“You just body-slammed me and broke my glasses,” Jacobs says.

“Get the hell out of here,” Gianforte says.

After that, Jacobs can be heard on the tape promising to contact the police, which he did. After the incident, Scanlon released a campaign statement putting the onus on Jacobs, saying that he “aggressively shoved a recorder in Greg’s face and began asking badgering questions,” prompting the candidate to act.

“Greg then attempted to grab the phone that was pushed in his face,” Scanlon said. “Jacobs grabbed Greg’s wrist, and spun away from Greg, pushing them both to the ground. It’s unfortunate that this aggressive behavior from a liberal journalist created this scene.”

On the tape, which was being reviewed by police on Wednesday evening, Gianforte does not ask Jacobs to lower the recorder.

In an article published Wednesday night, Fox News reporter Alicia Acuna wrote that Gianforte punched Jacobs after pulling him down.

“Gianforte grabbed Jacobs by the neck with both hands and slammed him into the ground behind him,” Acuna wrote. “At no point did any of us who witnessed this assault see Jacobs show any form of physical aggression toward Gianforte.”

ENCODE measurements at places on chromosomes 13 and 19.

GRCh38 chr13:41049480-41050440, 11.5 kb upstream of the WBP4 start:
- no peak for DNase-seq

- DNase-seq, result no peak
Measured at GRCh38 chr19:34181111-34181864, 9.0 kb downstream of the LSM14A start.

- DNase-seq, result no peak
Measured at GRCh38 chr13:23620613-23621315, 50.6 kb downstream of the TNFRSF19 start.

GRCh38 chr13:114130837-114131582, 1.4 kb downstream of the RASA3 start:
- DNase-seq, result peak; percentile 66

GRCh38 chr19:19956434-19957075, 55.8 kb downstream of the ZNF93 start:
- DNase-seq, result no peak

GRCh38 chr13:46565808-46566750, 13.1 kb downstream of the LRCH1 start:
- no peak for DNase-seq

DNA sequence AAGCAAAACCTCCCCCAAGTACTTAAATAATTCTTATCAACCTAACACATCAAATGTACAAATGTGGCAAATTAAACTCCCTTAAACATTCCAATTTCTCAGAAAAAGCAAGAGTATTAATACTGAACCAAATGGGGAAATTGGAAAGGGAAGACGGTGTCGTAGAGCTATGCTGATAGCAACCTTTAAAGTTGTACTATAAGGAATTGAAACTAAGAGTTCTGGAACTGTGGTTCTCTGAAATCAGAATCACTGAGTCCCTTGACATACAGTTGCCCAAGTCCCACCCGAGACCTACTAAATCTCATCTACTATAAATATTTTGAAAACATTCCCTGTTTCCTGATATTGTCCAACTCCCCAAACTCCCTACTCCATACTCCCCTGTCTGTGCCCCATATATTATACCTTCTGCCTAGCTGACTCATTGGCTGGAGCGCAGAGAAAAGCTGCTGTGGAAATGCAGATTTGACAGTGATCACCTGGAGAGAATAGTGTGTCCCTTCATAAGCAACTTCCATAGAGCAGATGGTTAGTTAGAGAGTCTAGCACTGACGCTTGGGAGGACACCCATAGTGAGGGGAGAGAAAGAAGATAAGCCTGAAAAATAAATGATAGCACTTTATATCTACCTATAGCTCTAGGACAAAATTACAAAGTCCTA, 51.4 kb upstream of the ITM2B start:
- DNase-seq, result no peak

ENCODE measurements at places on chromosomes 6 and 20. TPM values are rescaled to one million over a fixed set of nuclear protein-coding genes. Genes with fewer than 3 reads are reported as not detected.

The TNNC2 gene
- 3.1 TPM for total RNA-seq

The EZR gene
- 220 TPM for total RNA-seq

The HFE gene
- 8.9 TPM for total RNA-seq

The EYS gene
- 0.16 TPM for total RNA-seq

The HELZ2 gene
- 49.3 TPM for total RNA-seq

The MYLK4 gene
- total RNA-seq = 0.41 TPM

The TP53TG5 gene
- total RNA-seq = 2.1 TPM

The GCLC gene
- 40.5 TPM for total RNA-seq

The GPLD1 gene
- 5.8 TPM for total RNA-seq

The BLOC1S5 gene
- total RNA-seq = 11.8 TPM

Gianforte’s Democratic opponent Rob Quist heard about the incident while holding one of his final pre-election events at a campaign office in Missoula. After it wrapped, and before the audio was published, he told reporters that he would not comment on what happened.

“That’s a matter for law enforcement,” he said. “I’m just focused on the issues that are facing the people of Montana.”

At his final rally at a Missoula micro-brewery, Quist did not mention the incident, and brushed past reporters who continued to ask about it.